What You Need to Know
- The Wharton School economist questions what Fed Chairman Jerome Powell's guideline is for reducing inflation.
- He would like Powell to acknowledge that he is looking at some forward-looking indicators.
- Siegel fears that the Fed will wait for inflation to fall to 2% and overtighten interest rates.
Wharton School economist Jeremy Siegel questions the basis for Federal Reserve Chairman Jerome Powell’s recent hawkish comments, criticizing the chairman’s forecasting credibility and voicing concern that the central bank will go too far in raising interest rates to fight inflation.
The stock market has tumbled sharply over three trading sessions since Powell said Friday the Fed must “keep at” raising its benchmark interest rate and that policymakers need more evidence inflation is headed downward.
Appearing Monday on CNBC, Siegel called Powell’s remarks at the Fed’s Jackson Hole, Wyoming, economic conference unsatisfactory.
“Let’s not take Chairman Powell’s words as gospel, because here’s a man who as we all know a year ago stood at the same podium and said inflation was not a problem. Here’s a man who in congressional testimony told us, we don’t think money matters, our studies have shown money doesn’t matter, then they proceeded to explode the money supply at the greatest rate in our history,” Siegel said.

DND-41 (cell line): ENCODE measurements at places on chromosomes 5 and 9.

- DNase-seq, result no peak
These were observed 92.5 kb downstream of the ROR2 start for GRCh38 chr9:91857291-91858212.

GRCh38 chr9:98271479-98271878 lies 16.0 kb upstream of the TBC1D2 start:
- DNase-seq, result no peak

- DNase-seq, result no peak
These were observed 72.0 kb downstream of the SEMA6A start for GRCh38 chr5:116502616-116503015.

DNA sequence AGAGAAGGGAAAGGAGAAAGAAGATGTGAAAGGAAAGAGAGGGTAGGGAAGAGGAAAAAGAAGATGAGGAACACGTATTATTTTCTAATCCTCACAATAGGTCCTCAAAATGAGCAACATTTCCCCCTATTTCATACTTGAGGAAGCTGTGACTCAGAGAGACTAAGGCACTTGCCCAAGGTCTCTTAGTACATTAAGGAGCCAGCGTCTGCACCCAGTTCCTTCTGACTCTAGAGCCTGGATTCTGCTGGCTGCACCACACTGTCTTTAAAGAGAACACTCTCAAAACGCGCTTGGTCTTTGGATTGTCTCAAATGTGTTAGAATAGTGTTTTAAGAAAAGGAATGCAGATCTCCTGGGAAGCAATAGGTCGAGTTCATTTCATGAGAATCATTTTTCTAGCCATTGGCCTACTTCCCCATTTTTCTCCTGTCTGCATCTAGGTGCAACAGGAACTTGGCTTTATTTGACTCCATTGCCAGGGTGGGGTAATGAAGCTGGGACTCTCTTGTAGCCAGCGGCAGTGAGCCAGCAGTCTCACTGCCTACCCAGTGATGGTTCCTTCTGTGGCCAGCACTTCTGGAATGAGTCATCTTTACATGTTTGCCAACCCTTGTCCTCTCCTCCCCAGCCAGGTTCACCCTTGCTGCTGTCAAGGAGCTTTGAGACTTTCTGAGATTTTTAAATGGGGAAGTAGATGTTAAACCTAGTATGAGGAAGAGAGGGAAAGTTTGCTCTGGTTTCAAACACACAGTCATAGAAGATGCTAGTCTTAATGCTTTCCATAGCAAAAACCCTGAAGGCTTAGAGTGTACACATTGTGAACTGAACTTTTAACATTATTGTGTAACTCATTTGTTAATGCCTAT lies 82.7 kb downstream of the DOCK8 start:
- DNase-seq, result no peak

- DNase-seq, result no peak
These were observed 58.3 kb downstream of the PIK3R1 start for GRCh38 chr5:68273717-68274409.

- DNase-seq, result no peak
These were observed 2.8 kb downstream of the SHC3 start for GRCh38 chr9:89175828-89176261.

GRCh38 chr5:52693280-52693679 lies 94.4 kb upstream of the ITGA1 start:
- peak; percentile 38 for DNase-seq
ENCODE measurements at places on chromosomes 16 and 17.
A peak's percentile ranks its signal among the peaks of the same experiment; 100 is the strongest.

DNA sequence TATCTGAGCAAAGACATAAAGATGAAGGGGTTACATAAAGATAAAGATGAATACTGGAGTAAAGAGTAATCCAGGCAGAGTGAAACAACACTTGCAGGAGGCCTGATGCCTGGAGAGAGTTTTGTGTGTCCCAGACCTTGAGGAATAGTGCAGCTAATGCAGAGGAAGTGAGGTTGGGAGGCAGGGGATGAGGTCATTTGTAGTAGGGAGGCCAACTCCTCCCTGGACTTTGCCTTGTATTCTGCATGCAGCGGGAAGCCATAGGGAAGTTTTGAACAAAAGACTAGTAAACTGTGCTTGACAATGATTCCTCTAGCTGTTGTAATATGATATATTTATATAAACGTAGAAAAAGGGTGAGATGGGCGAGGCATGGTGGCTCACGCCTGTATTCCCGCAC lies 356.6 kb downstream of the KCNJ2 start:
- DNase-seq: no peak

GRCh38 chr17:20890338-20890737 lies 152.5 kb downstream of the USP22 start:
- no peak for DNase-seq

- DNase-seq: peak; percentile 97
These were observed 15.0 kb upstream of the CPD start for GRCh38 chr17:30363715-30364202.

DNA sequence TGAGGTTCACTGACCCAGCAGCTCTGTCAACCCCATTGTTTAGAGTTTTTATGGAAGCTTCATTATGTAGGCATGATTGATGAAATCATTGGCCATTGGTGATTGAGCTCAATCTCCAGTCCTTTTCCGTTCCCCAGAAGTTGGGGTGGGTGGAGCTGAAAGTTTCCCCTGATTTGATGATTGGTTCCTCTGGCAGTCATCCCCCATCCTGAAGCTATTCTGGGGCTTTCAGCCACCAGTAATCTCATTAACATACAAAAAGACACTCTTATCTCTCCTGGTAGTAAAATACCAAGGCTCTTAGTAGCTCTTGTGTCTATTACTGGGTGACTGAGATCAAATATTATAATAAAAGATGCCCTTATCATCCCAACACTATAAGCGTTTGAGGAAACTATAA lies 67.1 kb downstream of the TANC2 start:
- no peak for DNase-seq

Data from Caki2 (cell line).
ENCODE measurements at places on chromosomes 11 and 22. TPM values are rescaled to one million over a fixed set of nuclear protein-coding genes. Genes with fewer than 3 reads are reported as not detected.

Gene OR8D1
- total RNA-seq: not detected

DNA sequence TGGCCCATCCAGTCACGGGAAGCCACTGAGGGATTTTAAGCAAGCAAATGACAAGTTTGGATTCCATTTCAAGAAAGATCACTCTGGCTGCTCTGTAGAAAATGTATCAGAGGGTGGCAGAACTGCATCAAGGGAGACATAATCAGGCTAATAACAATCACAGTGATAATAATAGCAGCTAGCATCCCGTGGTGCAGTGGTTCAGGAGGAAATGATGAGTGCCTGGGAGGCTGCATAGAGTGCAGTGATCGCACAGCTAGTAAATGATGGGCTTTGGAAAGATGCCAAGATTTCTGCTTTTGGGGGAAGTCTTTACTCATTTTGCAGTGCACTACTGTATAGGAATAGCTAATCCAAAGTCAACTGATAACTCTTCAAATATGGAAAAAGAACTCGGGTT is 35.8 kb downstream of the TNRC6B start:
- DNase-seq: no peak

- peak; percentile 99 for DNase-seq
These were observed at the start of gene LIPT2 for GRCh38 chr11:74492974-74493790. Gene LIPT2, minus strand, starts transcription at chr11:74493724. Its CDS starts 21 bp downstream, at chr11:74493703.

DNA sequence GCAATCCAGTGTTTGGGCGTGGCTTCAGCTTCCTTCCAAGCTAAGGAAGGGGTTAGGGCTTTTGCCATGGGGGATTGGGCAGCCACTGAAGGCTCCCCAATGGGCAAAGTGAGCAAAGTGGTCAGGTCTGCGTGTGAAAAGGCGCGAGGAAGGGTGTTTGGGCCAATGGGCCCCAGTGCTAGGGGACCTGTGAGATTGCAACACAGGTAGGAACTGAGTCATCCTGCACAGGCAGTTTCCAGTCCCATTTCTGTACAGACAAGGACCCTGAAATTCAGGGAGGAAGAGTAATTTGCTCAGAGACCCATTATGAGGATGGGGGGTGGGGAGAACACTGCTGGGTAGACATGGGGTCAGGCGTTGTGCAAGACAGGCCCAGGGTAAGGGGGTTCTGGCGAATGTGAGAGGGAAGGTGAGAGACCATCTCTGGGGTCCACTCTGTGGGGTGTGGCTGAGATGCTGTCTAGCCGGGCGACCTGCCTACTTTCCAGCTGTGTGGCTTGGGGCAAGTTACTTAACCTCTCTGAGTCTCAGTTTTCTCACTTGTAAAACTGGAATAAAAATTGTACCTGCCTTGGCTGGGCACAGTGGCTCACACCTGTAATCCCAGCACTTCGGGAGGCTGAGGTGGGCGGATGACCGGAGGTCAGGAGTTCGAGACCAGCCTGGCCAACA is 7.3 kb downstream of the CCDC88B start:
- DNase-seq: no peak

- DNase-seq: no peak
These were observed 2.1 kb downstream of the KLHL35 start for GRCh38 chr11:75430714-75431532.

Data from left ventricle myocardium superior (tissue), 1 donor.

“Here’s a man that a year ago said, ‘We’re not even thinking about thinking about raising interest rates,’” Siegel said on “Squawk Box.” “And most troubling was in response to the last four FOMC meetings, in the Q&A period, he was asked, ‘Is policy going to cause a recession?’ He said, ‘No, we’re just going to reduce the number of job openings to bring them into balance with the demand.’”
In the last month, 90% of the released price indexes were lower than market expectations, Siegel noted.